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Trees: Teachers and Guardians by Maura McHugh

Hold aloft the sky,
Patient companions.
Knit the world together,
With your roots.
Whisper forgotten tales
As your leaves move.
Dance in friendship
With our love.

The above poem is one that came to me while I was sitting underneath some Trees, communicating with them, and looking for information and/or inspiration for these web pages. Trees are a great source of creativity for me, and I do my best to spend as much time with them as I can. I believe that most people can develop intense relationships with Trees, and do so at some point in their lives. Watching children play around Trees is informative. It’s almost as if they are making the Trees part of their games, and they often talk to them, and love to climb them and sit in them. I had a favourite Tree when I was a child, and those of us who were lucky enough to be around Nature when young, will undoubtedly remember that special Tree we went to to dream under, to share thoughts with, and to feel protected when vulnerable.

Much of this “essay” will be anecdotal, because I’m basing a lot of it on my experiences with Trees, and what small teachings I’ve been privileged to learn from them. Therefore, all of this is directly linked into my actual experiences with Trees – if yours differ, that’s great! I’m not trying to say that I have the “Truth” about Trees – I leave that to them.

In her wonderful book on the healing properties of various Trees, Jacqueline Memory Paterson says, “A Tree is a memory bank, just like humans and the earth itself. All store by various means data from life as it is lived around them. By working with Trees, their memories emerge, in a process somewhat akin to telepathy.” (Tree Wisdom, 1997, p 5) This brings us to the first question: how do Trees “talk”? Modern culture is fixated on the visual and the audible – experiences that can be verified. Trees communicate more on what I would term an emotional level. In order to understand them you have to be willing to take things at their pace. Sit underneath a Tree, relax, smell the earth, grass and leaves around you, watch the way the sun (or rain!) plays through the branches, listen to the wind move the Tree and clear your mind. Allow yourself to slow down – especially your thoughts. Trees view time differently from us, they are much more in tune with the seasons, and the cycles of the climate. Individual days or hours may mean nothing to them. When sitting underneath a Tree’s branches you are directly within their energy field – which can be quite large as it encompasses the space taken up by the interaction between their branches, the trunk, their roots, and slightly beyond. So, when you are relaxed and receptive, a Tree can communicate with you.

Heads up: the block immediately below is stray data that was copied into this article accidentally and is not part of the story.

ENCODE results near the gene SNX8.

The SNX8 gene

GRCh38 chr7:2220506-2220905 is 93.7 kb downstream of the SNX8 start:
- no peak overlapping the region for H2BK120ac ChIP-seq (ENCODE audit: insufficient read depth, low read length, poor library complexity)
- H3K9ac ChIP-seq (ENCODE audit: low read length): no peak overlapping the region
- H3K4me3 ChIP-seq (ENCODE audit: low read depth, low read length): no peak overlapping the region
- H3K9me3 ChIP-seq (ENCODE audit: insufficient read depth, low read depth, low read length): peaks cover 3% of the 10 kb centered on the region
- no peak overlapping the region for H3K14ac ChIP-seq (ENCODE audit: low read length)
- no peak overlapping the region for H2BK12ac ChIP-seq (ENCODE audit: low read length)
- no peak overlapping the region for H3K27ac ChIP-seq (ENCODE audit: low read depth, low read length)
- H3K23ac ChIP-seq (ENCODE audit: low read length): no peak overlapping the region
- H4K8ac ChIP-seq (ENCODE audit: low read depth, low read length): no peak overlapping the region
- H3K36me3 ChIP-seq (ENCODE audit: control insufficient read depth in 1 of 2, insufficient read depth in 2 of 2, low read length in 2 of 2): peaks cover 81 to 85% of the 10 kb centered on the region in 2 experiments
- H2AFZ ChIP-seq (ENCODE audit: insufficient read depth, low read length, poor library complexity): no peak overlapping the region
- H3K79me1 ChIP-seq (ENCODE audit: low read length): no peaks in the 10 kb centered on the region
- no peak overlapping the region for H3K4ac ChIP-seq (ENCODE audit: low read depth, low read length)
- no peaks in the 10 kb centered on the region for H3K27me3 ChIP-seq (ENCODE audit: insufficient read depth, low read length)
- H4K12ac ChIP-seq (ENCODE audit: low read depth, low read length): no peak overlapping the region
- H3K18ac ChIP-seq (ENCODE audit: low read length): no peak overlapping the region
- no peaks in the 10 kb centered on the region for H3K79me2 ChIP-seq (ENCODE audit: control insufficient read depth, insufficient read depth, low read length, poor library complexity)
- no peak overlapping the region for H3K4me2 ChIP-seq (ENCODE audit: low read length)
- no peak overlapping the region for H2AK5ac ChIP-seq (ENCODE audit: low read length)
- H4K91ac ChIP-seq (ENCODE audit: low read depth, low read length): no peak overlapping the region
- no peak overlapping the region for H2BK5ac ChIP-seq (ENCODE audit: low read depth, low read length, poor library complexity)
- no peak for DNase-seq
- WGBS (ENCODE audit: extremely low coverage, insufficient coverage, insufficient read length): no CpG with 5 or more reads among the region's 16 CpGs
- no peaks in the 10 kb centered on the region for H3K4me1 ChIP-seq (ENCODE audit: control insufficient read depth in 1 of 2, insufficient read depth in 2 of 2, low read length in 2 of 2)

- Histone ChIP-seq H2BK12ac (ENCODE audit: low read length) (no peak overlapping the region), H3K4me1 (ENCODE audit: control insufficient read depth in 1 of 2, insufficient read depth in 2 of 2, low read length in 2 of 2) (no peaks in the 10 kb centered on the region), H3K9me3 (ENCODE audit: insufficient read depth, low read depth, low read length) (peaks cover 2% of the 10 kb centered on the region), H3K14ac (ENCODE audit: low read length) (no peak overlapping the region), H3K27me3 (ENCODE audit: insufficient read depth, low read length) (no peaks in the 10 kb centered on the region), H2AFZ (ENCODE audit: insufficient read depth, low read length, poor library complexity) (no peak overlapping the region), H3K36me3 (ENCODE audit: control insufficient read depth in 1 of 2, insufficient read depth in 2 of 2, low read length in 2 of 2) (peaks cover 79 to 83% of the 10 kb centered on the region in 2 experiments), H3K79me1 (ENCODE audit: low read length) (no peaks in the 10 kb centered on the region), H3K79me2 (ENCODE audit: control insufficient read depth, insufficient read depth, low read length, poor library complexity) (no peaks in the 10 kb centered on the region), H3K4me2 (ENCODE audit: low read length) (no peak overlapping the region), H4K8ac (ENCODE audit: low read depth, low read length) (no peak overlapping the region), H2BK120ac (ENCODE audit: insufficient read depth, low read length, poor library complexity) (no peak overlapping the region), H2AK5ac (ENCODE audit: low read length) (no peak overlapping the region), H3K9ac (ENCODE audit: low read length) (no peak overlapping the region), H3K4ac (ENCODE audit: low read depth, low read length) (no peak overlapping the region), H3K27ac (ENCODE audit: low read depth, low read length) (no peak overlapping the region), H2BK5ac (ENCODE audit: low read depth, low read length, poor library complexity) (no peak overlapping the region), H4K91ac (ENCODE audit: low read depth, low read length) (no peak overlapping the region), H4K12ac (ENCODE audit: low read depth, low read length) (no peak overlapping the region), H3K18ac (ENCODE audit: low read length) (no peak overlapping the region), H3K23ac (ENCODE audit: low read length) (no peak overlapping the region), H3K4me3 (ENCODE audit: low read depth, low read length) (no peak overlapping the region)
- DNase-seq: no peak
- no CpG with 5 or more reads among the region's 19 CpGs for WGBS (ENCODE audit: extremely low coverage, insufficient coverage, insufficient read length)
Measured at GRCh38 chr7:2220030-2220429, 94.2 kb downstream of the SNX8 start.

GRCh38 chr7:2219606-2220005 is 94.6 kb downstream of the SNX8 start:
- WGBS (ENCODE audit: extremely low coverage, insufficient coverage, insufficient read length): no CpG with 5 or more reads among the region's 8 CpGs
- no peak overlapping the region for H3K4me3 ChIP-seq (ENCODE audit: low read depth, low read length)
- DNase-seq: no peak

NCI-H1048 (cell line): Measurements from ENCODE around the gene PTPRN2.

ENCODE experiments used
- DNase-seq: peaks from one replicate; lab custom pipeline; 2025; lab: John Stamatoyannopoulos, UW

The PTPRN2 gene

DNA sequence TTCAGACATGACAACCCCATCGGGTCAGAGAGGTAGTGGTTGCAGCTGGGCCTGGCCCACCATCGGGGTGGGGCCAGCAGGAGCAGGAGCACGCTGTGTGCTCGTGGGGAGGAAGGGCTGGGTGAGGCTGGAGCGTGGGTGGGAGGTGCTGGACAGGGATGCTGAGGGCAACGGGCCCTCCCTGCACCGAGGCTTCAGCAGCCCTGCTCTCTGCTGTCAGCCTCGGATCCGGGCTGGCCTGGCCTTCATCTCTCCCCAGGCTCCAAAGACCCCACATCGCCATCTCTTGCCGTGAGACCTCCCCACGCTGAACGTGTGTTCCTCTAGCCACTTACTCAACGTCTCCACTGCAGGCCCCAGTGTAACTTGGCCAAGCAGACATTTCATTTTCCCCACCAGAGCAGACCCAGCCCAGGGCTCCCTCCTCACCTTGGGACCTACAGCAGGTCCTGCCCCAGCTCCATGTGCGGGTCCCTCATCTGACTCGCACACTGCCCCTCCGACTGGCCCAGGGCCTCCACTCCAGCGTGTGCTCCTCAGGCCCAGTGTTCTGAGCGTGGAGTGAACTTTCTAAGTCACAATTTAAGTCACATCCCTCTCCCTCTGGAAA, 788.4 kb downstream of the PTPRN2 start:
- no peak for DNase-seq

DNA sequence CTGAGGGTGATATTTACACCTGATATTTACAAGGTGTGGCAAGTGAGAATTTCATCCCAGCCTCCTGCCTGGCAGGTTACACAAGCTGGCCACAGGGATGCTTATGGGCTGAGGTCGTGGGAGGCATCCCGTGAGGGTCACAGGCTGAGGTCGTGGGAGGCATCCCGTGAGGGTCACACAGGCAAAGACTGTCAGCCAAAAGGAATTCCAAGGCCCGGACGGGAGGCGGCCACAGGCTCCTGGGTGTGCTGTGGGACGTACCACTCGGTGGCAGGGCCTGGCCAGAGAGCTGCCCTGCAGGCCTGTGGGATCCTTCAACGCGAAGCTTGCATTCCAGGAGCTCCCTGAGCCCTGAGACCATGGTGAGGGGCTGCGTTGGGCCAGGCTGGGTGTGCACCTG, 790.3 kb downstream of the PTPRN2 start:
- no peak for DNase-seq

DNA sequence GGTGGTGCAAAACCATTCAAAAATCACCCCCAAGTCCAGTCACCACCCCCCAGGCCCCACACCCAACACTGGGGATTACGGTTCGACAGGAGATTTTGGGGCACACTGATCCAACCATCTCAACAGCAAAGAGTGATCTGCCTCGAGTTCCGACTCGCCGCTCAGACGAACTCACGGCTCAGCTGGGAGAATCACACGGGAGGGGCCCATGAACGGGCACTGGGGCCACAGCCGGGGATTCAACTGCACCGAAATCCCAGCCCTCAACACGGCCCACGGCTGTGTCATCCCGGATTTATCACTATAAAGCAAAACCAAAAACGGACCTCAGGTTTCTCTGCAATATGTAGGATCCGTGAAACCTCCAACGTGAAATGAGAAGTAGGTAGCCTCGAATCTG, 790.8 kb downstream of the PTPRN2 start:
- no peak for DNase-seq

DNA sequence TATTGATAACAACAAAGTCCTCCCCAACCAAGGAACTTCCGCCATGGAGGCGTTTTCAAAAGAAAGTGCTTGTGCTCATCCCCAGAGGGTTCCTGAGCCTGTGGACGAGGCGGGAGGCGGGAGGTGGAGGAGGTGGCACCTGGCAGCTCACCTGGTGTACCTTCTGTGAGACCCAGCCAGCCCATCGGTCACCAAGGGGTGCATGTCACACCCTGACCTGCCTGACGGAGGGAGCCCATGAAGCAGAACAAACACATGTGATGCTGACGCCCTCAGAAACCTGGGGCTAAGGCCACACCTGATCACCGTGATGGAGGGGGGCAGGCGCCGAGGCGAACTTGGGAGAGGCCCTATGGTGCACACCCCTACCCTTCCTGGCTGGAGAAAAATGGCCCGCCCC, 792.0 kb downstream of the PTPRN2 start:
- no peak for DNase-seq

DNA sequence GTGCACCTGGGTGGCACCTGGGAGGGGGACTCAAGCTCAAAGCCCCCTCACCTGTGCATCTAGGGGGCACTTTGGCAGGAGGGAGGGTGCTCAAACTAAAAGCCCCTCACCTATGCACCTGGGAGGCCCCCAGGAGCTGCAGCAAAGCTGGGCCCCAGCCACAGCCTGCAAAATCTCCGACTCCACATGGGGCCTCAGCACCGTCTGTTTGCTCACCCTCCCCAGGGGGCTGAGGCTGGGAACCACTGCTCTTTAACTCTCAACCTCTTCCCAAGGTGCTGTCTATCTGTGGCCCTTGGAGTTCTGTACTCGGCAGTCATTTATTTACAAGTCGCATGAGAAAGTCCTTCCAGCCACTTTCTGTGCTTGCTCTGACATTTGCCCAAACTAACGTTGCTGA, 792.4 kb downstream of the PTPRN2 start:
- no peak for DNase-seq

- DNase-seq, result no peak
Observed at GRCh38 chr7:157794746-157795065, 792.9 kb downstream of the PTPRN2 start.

Another useful way to communicate with a Tree is to try and see it’s Spirit, or essence. Some people can actually “see” a Tree Spirit, though certain circumstances make this easier. One way I’ve found useful is to bring a sketch book, or writing pad with me when trying to communicate with Trees. Sit down, relax and really look at the Tree in its entirety. You might see some formation of bark, shadows and light which draws your eye. Pick up your pencil and draw it. It doesn’t have to be accurate, and don’t concentrate on making it pretty – go with your feelings. I have some talent for drawing, but I don’t consider myself an artist. Anyone can do this, no college degrees required. It’s a very good way to train yourself to view things differently. Eventually you won’t need the paper and pencil anymore, though you may still enjoy sketching them.

What I meant earlier about Trees communicating on an emotional level is that you probably won’t hear a “voice”in your mind. Trees communicate in a holistic fashion, I believe. That is, the way the leaves sound, the way the shadow patterns of the branches change, and the other interaction of animals and birds around them can be part of their communication. Trees are host to an amazing amount of other life – birds, animals, plants, and fungi are all to be found within their environs, and they seem to form an important part of the Tree community. Often a “sense” of something, like a vague feeling of deja vu, might come over you. We are far too liable to dismiss such things as fanciful or just an idle thought. Act on your instincts, learn to trust them. The more you work with Trees the easier this will become. Part of the reason we find it hard to imagine that anyone could relate to Trees as another, different but equal, race, is that we have been taught that Trees are not “alive”, that is to say, that they do not possess “consciousness”. Many early cultures had an animistic approach towards Nature – i.e., they believed that everything (including rocks, plants, animals, etc.) had a Spirit, and therefore we could communicate with them. This would be a common Shamanic belief, and one I share.